LGBTQIA+ Youth and Physical Activity

LGBTQIA+ Youth and Physical Activity


In recognition of 2022’s Pride Month, ACE recently hosted a Facebook Live conversation discussing LGBTQIA+ youth and their relationship to physical activity. Before diving into that discussion, let’s begin by defining each element of that acronym: 

L – Lesbian  

G – Gay  

B – Bisexual  

T – Transgender  

Q – Queer or Questioning 

I – Intersex  

A – Asexual or Ally 

+ – Other non-heterosexual people 

The conversation was moderated by Fred Hoffman, a member of the ACE Board of Directors who has been an ACE Certified Group Fitness Instructor for more than 35 years. Fred is the founder and owner of Fitness Resources, an education and consultancy company for health clubs, fitness centers, boutique studios and personal-training companies. Joining him was Scott Greenspan, PhD, a Nationally Certified School Psychologist. As a practitioner, Dr. Greenspan works with youth, families and schools to develop systems that foster affirming mental health and behavioral supports. He has led several research projects focused on LGBTQIA+ youths’ experiences in school-based sport and physical activity. He has published his work in peer-reviewed journals, including the Journal of LGBT Youth, Adolescent Research Review and Psychology in the Schools.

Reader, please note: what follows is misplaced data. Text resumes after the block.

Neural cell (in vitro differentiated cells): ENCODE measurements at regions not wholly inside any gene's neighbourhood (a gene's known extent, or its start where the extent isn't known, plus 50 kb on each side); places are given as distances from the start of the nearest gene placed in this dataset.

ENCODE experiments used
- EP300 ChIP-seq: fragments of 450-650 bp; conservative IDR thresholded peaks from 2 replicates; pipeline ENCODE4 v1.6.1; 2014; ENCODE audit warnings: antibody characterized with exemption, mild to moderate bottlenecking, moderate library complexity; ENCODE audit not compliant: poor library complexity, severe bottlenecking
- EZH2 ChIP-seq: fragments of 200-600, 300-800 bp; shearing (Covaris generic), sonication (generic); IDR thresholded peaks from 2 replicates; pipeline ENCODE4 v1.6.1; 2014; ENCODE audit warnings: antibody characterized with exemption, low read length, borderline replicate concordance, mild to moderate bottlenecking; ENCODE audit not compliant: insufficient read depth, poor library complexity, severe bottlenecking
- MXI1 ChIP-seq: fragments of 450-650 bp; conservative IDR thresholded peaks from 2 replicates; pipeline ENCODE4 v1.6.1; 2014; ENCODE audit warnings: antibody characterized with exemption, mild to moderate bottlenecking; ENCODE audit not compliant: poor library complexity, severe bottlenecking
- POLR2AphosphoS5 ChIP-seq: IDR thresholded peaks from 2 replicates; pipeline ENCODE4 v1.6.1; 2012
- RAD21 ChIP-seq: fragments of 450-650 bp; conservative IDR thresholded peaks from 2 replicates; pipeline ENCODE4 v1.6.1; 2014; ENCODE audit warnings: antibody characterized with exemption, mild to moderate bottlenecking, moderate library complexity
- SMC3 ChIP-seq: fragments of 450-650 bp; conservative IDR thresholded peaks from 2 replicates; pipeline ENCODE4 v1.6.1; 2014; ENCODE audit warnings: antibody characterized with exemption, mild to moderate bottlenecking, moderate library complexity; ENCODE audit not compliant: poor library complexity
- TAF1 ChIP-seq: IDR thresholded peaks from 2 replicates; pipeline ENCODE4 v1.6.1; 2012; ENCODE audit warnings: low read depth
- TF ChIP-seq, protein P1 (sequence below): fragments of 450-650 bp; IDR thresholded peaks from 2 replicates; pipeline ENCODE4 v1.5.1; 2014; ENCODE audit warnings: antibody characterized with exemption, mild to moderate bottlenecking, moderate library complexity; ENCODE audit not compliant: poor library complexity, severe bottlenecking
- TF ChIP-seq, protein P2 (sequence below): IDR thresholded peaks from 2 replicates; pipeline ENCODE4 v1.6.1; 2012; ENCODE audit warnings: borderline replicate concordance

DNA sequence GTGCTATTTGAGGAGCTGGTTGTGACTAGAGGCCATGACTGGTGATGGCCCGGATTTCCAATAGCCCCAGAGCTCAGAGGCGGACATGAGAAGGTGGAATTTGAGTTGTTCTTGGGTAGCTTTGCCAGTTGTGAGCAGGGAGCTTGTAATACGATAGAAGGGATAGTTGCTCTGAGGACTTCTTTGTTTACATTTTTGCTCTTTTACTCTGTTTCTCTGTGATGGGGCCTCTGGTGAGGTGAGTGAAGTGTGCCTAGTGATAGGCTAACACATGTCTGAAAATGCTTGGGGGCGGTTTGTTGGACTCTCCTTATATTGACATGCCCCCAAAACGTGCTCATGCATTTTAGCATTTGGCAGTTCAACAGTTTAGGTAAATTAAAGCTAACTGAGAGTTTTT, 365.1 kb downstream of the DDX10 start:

The World Health Organization recommends that youth get about 60 minutes of physical activity each day. While most health coaches and exercise professionals know the sad reality that the vast majority of America’s youth are falling well short of that goal, LGBTQIA+ youth actually perform less physical activity than their non- LGBTQIA+ counterparts.  

“It’s not because they can’t engage in sports or they don’t like sports or physical activity,” explains Dr. Greenspan. “It’s really that a lot of the physical-activity settings [are places in which they have to navigate] a lot of discrimination, victimization and harassment, and a lot of LGBT youth feel unsafe. The environments in which we are promoting and fostering physical activity are not allowing youth to feel safe and supported, so it’s sadly predictable.” 

To be more specific, LGBTQIA+ youth often feel very unsafe in places like locker rooms and actively try to avoid them due to bullying in the form of anti-LGBTQIA+ language and physical harassment. This bullying, coupled with too little intervention from staff or other students, leaves LGBTQIA+ students feeling unsafe. This negatively impacts not only their desire or ability to participate in physical activity, explains Dr. Greenspan, “but also their psychological well-being, life satisfaction [and] confidence, which is going to lead to a host of negative mental health outcomes.” 

It’s important to note that the creation of a welcoming and affirming environment and culture will yield benefits beyond participation in physical activity. According to Dr. Greenspan, LGBTQIA+ youth who engage in school-based sport are typically also involved with other extracurricular activities, meaning that they probably feel like they belong and have a positive relationship with their school. Which comes first, the participation or the positive feelings, is likely tough to gauge, but there’s little doubt that a welcoming environment enhances the overall well-being of LGBTQIA+ youth.